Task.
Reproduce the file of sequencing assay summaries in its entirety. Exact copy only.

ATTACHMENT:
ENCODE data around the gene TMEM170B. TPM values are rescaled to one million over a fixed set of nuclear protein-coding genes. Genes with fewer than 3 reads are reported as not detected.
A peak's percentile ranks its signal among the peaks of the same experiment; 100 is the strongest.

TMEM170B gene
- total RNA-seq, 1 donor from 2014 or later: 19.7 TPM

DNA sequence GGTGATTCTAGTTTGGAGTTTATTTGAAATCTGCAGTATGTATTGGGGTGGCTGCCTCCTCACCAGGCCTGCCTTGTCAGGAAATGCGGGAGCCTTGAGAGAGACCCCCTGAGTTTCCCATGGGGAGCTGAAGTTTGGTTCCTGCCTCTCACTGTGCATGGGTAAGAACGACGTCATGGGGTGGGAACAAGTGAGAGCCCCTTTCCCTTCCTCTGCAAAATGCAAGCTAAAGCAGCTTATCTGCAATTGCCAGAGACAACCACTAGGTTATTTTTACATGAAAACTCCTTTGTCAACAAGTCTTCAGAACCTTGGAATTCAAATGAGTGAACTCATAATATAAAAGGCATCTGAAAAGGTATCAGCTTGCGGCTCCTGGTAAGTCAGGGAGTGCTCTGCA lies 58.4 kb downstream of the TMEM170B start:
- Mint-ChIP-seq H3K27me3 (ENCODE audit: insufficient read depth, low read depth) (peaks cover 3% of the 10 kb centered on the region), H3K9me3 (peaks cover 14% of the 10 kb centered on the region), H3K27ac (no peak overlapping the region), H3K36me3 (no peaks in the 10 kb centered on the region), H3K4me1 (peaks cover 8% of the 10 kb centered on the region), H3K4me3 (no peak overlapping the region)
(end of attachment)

ENCODE data around the gene TMEM170B. TPM values are rescaled to one million over a fixed set of nuclear protein-coding genes. Genes with fewer than 3 reads are reported as not detected.
A peak's percentile ranks its signal among the peaks of the same experiment; 100 is the strongest.

TMEM170B gene
- total RNA-seq, 1 donor from 2014 or later: 19.7 TPM

DNA sequence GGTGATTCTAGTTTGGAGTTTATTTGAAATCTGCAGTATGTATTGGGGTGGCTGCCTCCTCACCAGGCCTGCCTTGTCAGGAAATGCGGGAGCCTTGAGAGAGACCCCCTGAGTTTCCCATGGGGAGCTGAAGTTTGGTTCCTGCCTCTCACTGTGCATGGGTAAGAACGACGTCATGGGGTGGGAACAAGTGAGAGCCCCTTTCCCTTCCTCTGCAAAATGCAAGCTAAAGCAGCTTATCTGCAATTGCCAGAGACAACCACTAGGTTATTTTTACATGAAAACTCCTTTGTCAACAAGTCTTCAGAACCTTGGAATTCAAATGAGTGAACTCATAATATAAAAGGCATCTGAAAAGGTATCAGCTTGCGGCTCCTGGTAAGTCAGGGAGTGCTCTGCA lies 58.4 kb downstream of the TMEM170B start:
- Mint-ChIP-seq H3K27me3 (ENCODE audit: insufficient read depth, low read depth) (peaks cover 3% of the 10 kb centered on the region), H3K9me3 (peaks cover 14% of the 10 kb centered on the region), H3K27ac (no peak overlapping the region), H3K36me3 (no peaks in the 10 kb centered on the region), H3K4me1 (peaks cover 8% of the 10 kb centered on the region), H3K4me3 (no peak overlapping the region)